The bacchanal is back!
Caesars Palace's famed Bacchanal feast has returned, this time in the form of a 25,000-square-foot buffet extravaganza.
The original Bacchanal was Caesars Palace's gourmet room where attendees took three hours to taste a variety of gastronomic extravaganzas while toga-clad waiters and waitresses served wine. The new buffet indulges in a similar over-the-top experience with more than 500 different dishes made daily from more than 800 recipes and a facility designed by restaurant designer Super Potato.
The Bacchanal Buffet is divided into nine different show kitchens: Mexican, Italian, Chinese, Japanese, American, seafood, pizza, deli (including soups, cheeses and charcuterie selections) and desserts. All the "comfort foods" - from mac 'n' cheese and mashed potatoes to prime rib - is served. Each show kitchen also has an action station with plated dishes and "minis" (small-sized portions of modern cuisine to tempt foodies - like red velvet pancakes, oak-grilled lamb chops and roasted South Carolina shrimp and grits). Among the uniquely crafted items, guests will discover house-smoked barbecue ribs and brisket, fresh tortillas and oyster shucking. Plus, there are plenty of options to please vegetarian, vegan and gluten-free eaters.
A master chef and a couple of order cooks are at the helm of each station. They'll gladly explain how the different cuisines are prepared. Bus persons and hostesses are trained to help guests understand what foods are available as well.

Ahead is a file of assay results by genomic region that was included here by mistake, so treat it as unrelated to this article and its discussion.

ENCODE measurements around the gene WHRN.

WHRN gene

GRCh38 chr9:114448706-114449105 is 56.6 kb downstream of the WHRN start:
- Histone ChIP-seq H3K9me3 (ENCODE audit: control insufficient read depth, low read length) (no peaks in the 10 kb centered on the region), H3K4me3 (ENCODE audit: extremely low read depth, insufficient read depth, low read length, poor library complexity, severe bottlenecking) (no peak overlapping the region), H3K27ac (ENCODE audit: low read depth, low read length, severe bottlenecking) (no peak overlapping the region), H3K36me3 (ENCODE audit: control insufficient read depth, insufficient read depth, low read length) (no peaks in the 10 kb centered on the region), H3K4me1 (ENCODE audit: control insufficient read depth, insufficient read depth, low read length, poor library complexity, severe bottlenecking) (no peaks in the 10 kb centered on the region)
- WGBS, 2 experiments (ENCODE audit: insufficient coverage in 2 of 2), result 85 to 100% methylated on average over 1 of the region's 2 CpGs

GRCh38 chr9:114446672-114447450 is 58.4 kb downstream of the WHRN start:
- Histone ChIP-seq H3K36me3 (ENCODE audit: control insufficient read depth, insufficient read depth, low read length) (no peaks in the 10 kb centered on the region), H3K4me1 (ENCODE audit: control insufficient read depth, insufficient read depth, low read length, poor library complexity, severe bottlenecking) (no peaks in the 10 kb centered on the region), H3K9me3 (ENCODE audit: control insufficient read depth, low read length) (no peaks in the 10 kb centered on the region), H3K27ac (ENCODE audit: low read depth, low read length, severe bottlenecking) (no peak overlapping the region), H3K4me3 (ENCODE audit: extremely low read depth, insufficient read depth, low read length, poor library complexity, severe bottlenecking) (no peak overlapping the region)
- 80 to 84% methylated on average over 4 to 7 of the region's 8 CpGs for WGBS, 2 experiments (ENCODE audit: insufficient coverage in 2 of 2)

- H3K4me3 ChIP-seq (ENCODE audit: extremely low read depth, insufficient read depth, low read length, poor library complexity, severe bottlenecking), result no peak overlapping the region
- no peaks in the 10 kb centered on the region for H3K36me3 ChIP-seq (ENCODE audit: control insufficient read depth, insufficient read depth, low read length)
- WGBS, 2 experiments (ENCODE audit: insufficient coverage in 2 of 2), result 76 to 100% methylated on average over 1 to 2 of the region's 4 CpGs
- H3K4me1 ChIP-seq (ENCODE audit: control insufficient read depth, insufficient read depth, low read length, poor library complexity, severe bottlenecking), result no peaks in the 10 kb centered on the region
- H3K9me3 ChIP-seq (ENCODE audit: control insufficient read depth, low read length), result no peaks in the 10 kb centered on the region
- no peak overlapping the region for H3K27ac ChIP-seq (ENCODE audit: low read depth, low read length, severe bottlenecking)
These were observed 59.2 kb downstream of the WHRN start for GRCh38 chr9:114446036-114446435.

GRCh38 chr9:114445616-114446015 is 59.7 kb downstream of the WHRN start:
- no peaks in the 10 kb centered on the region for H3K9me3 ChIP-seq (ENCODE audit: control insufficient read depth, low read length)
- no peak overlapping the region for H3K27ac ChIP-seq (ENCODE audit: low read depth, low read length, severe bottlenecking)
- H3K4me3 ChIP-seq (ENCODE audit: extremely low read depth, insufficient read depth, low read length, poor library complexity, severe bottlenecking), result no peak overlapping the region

Of course, there are plenty of opportunities for patrons to customize dishes. Take the sushi, for example. A few rolls are on hand, but normally they are made to order - as are Asian soups (like ramen and pho), omelets and crêpes. Guests are welcome to wait and watch, or they can have the food delivered to their table.
Along with nine show kitchens, the Bacchanal Buffet features three separate element-inspired dining atmospheres. The prestigious Japanese design firm Super Potato, established in 1973 and responsible for highly praised restaurants like Café Too in Hong Kong, created the sophisticated yet welcoming décor.
The first and largest area focuses on glass. In addition to shimmering chandeliers, there are layers of colored glass used as partition walls. This section also looks out onto Caesars Palace's spectacular Garden of the Gods pool oasis.
The next area consists of wood. Approximately 9,500 different-sized blocks have been stacked to create the patterned walls and ceiling. Wooden wedges surround a lighting fixture to make guests feel as if they are sitting beneath a tree.
The last area utilizes steel. Re-purposed, recycled and reclaimed plates and pieces of metal were acquired. With a mixture of rustic, smooth and matte finishes, the result is a sleek display that provides a sharp contrast between old and new.
Each of these three areas have varying tables and chairs. Another noteworthy design element is the collection of 3,607 clear glass jars. They are placed in the kitchens - filled with the spices, herbs and other complementary food pairings for that cuisine.
Visitors who go to the Bacchanal Buffet can look forward to a culinary encounter that will delight all of their senses.
The buffet is included in Caesars' Buffet of Buffets pass, but for an additional $10 charge.
-- Staff Report